As I listened, I realized that in the long run, my questions about gross margin and sales force productivity were really secondary to the company’s operating principles and far reaching vision. What the Health Catalyst team had just described was the true path to transforming healthcare, becoming a recognized leader in data warehousing, analytics, and outcomes improvement, and in building a great firm. One thing was clear to me at that moment: this was going to be an endearing company whose values would serve as its foundation to create value.

It was then and there that I decided I wanted to do more than just invest capital. I wanted to be more deeply invested in this endeavor — and that meant my time. I wanted a full Health Catalyst team uniform.

Business Development at Health Catalyst

Almost a year later, I am so grateful to now serve Health Catalyst as the senior vice president of business development. As we approach new business partners and corporate development initiatives, Health Catalyst’s cultural attributes and operating principles will always serve as our standard, and we will seek and apply this standard to our partners and partnerships.

We will ask every day: are our behaviors, and those of our partners and potential partners, consistent with living the attributes of being smart, hardworking, and humble?

We will strive to be smart enough to know what we are good at, master new skills, fail fast, and quickly discover new solutions. We will strive to be humble enough to know we don’t know everything, to assume positive intent, to celebrate others, to be secure in our own abilities but to improve myself first before improving others, to constantly get better, to never stop learning, to listen, and to lead through acts of service. We will be hardworking in our pursuit of mission, to stick to the task until it is complete, to make continuous improvement each and every day, to work tirelessly to contribute more than our fair share, and to ensure the success of every customer we serve and partnership we enter.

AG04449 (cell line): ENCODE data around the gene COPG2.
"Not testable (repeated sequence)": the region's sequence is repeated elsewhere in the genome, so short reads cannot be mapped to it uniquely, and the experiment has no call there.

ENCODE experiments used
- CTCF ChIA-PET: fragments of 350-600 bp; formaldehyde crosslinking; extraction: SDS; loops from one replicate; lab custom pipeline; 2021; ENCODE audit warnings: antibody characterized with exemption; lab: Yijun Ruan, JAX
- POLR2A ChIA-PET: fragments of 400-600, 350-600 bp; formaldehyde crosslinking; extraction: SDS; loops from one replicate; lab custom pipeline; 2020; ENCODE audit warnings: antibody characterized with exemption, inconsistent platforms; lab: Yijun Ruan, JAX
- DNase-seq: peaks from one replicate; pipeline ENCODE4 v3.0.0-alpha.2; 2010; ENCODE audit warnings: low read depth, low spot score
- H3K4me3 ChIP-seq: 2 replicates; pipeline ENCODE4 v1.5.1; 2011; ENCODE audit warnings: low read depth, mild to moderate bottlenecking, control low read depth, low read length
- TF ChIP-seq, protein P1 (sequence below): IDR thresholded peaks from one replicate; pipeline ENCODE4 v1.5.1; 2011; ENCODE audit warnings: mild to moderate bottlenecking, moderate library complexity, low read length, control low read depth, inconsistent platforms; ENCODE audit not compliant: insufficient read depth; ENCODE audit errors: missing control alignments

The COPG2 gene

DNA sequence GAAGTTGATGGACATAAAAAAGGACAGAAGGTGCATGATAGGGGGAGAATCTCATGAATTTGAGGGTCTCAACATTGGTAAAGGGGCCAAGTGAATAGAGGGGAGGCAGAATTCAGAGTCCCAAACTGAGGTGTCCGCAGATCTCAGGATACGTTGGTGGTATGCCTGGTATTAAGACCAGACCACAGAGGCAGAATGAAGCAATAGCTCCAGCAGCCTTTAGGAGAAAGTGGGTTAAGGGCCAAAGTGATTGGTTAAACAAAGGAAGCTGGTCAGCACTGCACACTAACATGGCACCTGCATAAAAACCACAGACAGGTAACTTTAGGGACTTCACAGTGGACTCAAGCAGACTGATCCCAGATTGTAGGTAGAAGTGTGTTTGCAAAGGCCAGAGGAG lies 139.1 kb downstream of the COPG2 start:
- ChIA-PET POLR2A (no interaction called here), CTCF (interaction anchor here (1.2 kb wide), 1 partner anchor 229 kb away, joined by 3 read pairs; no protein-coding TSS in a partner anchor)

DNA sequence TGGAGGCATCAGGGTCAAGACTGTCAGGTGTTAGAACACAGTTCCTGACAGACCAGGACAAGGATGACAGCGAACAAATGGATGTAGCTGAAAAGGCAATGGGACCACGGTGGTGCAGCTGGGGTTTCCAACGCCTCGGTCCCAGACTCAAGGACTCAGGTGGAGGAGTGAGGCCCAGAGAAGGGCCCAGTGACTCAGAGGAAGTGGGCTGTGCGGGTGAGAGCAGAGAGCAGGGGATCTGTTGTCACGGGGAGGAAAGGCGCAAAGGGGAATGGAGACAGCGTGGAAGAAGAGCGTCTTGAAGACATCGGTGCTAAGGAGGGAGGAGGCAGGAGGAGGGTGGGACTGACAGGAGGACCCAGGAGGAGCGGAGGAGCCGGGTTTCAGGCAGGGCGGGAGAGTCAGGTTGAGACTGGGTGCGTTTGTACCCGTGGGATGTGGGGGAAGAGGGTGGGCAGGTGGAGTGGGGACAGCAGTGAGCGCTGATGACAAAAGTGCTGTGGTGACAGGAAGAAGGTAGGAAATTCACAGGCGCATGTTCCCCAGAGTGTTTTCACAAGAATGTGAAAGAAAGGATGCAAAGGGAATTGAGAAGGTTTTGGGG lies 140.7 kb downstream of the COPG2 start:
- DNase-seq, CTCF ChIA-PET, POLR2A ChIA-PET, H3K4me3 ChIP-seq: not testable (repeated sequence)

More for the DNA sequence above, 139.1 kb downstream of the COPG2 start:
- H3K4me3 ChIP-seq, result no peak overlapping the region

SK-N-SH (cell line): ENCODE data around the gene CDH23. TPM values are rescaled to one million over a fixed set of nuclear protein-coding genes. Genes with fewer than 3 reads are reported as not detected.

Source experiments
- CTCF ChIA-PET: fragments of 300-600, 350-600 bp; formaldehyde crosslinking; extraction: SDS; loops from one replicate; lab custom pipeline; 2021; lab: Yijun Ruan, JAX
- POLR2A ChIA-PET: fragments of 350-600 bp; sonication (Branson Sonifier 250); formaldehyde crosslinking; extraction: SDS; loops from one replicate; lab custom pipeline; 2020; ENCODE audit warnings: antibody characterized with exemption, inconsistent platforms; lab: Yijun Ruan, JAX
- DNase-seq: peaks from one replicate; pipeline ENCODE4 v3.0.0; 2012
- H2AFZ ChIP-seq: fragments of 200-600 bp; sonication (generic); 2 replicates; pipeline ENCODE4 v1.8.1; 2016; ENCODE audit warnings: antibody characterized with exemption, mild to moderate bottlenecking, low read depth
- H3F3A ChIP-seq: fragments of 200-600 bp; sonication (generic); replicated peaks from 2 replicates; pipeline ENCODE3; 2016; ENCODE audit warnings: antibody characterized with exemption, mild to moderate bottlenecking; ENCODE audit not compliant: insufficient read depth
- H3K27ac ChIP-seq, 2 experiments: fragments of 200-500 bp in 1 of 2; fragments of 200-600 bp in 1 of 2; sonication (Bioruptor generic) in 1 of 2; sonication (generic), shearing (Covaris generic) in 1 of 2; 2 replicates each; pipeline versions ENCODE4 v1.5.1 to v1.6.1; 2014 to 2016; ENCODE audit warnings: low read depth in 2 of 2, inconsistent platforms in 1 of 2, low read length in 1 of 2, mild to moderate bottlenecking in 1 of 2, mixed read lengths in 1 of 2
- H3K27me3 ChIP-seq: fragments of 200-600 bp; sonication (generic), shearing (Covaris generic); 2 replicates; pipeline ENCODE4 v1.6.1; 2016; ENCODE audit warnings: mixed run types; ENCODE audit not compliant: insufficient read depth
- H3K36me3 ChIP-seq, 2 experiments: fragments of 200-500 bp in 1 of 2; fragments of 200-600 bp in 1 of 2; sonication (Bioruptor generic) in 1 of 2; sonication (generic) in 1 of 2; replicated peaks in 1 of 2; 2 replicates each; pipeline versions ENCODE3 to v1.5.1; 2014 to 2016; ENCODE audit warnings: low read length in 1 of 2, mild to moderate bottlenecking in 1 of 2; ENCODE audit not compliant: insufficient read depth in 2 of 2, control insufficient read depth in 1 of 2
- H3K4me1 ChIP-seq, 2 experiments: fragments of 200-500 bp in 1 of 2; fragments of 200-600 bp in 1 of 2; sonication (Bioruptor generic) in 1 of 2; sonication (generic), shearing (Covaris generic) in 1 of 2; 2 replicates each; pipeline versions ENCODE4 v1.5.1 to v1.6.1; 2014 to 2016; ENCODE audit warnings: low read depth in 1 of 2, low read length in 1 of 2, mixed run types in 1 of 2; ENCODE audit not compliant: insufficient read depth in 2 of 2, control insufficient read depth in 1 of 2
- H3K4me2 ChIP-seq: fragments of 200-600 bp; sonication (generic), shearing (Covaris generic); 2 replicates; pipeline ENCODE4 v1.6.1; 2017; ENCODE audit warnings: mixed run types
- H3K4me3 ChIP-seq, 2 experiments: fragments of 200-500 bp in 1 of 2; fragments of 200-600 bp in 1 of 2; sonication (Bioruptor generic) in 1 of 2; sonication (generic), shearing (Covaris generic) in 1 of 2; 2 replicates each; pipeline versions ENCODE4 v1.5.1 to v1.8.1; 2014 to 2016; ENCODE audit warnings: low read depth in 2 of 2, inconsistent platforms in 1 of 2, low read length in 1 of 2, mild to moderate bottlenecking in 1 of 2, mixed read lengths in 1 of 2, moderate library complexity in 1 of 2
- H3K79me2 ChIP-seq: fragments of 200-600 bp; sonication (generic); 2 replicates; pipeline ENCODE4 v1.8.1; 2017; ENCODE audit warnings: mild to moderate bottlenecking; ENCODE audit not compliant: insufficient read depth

How Health Catalyst Measures the Value of its Values

We believe that value in our business development activities will be evidenced through behaving in a manner consistent with our cultural attributes, and then making decisions based on our operating principles of customer success, ownership, pragmatic innovation, and transparency. These operating principles will serve as our decision-making framework, our investment thesis for the allocation of resources, and the basis on which we will choose to align ourselves in partnership.

What I love about Health Catalyst is that we first measure the value of every partnership by how it enables our customers’ successes. This is our guiding light. We will strive to act as if we, too, are owners of each and every partner and partnership — not just of Health Catalyst. We will put ourselves in the “shoes” of our partners. We will innovate only to meet the pragmatic needs of the market, not in pursuit of intellectually appealing ideas without application. And we will always entrust our partners with the same information we use to make decisions in an open and transparent manner. We will expect the same from our partners.

Why do we use this approach for our partnerships? Because the goal of transforming U.S. healthcare requires it. I suspect it is also the right way to manage our closest relationships, including relationships with those most dear to us.

I couldn’t be more thrilled to take part in such a noble journey.

I’d love to hear from you. Have you worked at a company like Health Catalyst that shares similar values? How have similar vales helped create value for your organization?